Manchester Rackets Club (1), Miller Street, Salford
The proposal to construct two rackets courts was first made in 1874. The courts were built and The Manchester Racquet Club was opened in May 1876 in Miller Street on the corner of Blackfriars Road. The building was short-lived. In the following year the London and North Western Railway Company obtained a compulsory purchase order on the new Club so that they could build the approach road to Exchange Station.
MANCHESTER RACQUET CLUB - The racquet courts recently constructed for the use of members of the Manchester Racquets Club were opened on Monday, a large number of gentlemen being present. Unlike many other old English pastimes the game of racquet is but little known or practised except at the public schools and universities. The opening of racquet courts in this city is therefore a novel procedure, and will doubtless tend very much to popularise the game in this locality. It is not too much to say that the courts of the Manchester Racquet Club when thoroughly dry will not be surpassed - if indeed they will be equalled - by any in England. They are situated in Miller Street, at the junction of Blackfriars Street and Chapel Street, a few hundred yards from the Royal Exchange and Victoria Station, and are replete with every necessary convenience. There are two courts, each 60 feet long by 30 feet broad. On the ground floor are dressing and bath rooms and a refreshment bar. Galleries for spectators and reading and billiard rooms are also provided. The walls and floor are of Portland cement. The cost of the site was £3,000, that of the building and fittings £4,700. The money has been raised in shares of £50 each, and the premises are let to a club to consist of 150 members, each paying a subscription of three guineas per annum. The building is in accordance with plans prepared by Mr G T Redmayne, architect, Mr Southern being the contractor for the work. [Manchester Guardian 24 May 1876 page 6]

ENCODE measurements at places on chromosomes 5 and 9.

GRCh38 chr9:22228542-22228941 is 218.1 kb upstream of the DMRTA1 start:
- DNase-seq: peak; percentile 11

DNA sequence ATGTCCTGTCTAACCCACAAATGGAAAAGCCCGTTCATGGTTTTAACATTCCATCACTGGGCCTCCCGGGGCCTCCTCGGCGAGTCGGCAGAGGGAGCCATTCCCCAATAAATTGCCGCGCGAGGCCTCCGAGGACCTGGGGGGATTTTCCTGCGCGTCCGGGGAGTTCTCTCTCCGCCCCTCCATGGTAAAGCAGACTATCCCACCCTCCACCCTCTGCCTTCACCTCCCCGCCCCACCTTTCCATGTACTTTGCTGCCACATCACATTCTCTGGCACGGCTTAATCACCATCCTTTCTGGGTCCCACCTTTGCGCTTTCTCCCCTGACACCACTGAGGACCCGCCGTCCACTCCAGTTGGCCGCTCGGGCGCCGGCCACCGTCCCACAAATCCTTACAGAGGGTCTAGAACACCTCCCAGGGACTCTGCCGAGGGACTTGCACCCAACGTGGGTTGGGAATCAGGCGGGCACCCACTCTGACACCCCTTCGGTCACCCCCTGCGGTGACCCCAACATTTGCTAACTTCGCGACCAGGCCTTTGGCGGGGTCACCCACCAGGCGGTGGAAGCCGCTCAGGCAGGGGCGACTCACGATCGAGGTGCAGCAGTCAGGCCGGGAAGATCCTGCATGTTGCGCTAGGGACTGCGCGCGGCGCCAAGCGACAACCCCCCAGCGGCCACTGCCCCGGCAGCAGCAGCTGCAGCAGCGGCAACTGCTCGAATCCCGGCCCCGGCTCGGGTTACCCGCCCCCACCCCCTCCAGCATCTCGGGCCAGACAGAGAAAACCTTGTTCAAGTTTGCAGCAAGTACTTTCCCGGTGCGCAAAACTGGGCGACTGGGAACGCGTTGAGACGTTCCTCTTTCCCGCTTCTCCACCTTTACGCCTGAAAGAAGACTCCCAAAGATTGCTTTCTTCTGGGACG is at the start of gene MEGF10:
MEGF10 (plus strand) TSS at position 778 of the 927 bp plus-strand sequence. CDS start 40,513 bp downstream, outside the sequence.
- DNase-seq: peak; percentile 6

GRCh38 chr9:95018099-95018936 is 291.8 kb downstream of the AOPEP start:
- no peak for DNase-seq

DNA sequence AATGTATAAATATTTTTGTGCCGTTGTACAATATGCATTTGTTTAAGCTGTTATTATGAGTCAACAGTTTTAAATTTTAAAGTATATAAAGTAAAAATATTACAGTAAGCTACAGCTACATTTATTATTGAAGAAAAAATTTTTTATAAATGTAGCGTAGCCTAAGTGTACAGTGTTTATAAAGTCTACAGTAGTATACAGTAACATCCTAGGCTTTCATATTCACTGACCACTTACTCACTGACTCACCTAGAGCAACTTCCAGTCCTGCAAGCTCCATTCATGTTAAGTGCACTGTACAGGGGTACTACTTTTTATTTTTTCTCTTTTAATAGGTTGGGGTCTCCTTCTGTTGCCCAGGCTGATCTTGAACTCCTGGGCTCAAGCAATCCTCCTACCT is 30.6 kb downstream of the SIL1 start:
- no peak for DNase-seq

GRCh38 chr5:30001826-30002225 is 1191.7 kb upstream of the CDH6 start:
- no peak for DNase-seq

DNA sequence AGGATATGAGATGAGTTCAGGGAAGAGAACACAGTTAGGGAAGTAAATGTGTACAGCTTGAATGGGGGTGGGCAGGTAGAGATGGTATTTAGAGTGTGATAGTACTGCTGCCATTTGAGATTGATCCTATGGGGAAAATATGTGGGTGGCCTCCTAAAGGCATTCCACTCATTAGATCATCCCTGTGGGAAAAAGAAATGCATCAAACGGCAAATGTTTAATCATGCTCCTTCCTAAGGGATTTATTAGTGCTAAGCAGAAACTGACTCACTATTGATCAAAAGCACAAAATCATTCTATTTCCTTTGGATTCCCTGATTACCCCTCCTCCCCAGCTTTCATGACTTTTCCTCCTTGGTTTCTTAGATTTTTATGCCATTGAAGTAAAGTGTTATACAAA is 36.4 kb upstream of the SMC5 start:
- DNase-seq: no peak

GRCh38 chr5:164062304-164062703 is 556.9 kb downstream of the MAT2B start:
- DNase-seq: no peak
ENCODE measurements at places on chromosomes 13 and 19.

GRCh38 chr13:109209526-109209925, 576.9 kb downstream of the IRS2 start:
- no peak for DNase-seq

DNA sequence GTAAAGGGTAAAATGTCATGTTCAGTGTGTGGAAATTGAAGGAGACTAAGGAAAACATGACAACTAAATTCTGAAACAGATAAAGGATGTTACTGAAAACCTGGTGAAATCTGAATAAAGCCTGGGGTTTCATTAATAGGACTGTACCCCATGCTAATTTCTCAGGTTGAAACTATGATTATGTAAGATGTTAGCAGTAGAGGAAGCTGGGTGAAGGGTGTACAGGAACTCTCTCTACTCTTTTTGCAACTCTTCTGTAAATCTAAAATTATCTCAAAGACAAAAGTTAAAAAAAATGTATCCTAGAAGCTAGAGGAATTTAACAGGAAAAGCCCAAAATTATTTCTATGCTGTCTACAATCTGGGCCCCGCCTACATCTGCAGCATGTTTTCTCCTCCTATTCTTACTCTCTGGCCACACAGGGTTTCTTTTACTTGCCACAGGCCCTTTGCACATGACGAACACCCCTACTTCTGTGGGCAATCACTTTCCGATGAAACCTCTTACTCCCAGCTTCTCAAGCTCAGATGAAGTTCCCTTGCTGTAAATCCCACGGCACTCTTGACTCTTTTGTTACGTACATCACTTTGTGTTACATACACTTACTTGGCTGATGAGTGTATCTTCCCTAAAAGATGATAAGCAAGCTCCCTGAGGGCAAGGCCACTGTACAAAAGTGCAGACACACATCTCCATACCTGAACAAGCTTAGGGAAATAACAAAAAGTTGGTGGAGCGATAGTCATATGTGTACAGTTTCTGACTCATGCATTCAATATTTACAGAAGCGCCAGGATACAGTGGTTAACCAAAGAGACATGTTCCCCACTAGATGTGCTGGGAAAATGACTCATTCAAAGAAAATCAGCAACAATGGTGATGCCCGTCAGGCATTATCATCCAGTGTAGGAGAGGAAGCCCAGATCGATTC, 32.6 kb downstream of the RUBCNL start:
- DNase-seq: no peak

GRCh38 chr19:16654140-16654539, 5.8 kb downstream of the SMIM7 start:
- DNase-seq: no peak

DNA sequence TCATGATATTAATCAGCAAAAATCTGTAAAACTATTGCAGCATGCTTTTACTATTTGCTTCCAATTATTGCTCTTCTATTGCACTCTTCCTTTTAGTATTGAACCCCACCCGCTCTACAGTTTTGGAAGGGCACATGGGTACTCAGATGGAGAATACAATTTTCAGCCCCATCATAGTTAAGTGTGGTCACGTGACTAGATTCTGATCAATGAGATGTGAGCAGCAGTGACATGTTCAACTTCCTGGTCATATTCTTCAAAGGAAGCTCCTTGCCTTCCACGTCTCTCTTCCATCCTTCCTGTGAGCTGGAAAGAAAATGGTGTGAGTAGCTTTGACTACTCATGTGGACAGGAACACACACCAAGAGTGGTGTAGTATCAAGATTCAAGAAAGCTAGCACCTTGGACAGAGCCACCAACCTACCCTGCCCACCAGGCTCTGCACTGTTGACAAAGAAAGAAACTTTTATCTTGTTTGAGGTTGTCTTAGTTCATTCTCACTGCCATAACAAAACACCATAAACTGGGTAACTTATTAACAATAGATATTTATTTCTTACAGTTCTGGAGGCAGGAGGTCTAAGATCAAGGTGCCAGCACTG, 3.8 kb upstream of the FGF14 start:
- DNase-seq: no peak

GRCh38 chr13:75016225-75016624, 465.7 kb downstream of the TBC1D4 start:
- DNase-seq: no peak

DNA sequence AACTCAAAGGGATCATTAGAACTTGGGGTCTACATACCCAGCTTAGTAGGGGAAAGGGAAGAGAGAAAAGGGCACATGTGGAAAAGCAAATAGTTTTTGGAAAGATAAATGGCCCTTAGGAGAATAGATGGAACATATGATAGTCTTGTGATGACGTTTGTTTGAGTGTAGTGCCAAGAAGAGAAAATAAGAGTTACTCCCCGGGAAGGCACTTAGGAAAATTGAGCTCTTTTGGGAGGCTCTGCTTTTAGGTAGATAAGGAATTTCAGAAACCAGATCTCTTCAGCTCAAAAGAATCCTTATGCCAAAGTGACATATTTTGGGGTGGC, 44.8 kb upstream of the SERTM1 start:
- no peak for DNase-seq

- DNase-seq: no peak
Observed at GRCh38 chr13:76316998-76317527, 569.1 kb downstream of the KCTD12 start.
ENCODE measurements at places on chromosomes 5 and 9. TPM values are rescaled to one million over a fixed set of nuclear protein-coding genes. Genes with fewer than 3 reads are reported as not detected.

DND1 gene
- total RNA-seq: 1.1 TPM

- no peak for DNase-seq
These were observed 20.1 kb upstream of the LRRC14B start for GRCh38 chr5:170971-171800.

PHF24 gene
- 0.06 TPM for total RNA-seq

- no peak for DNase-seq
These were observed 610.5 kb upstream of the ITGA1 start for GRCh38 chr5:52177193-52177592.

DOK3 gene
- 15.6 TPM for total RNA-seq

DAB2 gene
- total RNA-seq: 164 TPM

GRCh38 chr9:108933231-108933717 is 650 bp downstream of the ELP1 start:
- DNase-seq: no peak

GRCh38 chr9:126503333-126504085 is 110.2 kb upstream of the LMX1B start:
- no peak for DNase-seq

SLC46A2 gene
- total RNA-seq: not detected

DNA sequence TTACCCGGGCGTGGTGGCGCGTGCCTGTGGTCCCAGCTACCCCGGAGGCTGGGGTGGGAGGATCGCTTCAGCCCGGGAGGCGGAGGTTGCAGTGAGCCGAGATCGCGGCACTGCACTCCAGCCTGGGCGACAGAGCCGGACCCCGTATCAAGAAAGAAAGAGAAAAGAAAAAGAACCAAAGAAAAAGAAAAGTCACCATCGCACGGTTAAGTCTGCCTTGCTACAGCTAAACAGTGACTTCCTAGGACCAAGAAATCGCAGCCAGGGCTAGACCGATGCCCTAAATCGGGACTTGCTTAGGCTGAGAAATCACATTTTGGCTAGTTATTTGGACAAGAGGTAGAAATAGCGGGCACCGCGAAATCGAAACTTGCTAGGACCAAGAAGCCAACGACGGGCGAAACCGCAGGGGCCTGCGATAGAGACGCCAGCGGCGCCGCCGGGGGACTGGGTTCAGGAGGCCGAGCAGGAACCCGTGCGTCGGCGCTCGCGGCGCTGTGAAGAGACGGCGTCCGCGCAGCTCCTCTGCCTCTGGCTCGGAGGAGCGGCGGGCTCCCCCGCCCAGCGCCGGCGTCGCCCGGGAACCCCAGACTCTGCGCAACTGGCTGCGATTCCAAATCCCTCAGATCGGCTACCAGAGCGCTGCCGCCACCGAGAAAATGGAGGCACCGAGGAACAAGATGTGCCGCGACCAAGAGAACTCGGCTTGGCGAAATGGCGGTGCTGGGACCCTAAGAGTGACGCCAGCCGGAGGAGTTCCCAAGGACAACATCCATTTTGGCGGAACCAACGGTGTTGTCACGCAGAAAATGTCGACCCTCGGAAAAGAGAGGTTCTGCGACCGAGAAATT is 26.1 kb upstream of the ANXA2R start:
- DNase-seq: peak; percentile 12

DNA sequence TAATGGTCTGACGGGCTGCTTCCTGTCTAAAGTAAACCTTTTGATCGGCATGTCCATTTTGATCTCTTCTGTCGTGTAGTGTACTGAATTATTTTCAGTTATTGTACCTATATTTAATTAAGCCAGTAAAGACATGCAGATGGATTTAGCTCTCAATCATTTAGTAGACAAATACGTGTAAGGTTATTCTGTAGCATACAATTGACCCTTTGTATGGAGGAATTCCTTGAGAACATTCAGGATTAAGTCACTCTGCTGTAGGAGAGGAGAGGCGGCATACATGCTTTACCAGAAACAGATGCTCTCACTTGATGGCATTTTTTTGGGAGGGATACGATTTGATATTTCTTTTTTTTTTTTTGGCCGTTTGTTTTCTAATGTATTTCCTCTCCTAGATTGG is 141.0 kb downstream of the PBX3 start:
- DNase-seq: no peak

OPENING OF A RACQUET CLUB IN MANCHESTER. On Monday, the Manchester Racquet Club, situate at the junction of Blackfriars-street and Chapel-street, about five minutes' walk from the Exchange and Victoria Station, was formally opened by series of games being played by some of the best amateur and professional players in England. There was a large attendance of gentlemen to witness the games, and all expressed themselves highly delighted with the arrangements which have been made, and which will undoubtedly make this one of the most popular clubs in Manchester. Two courts have been provided, each 60 feet long by 30 feet broad, and in addition there are dressing rooms, bath rooms, and billiard and reading rooms, which are elaborately fitted up. There is a refreshment bar, and galleries at the end of each court from which the progress of the game can be advantageously watched. The cost of the land was £3,000, and the erection of the building cost £4,700, making a total of £7,700. This amount was raised in £50 shares, and the place has been let to a club, consisting of members, who pay an annual subscription of £3 3s. The courts are said to be the best in England, and the walls and floors are laid with Portland cement. The architect was Mr. G. T. Redmayne, the builder Mr. Southern, and the marker is Thomas Altread, of the Prince's Club, London. [Manchester Courier Saturday 27 May 1876 page 9] [also Manchester Courier Tuesday 23 May 1876]
Reference Manchester Guardian Saturday 6 February 1875 Page 10 (Contracts)
Reference British Architect 12 February 1875 Page 98 (Contracts)
Reference Manchester Guardian 24 May 1876 page 6 - opening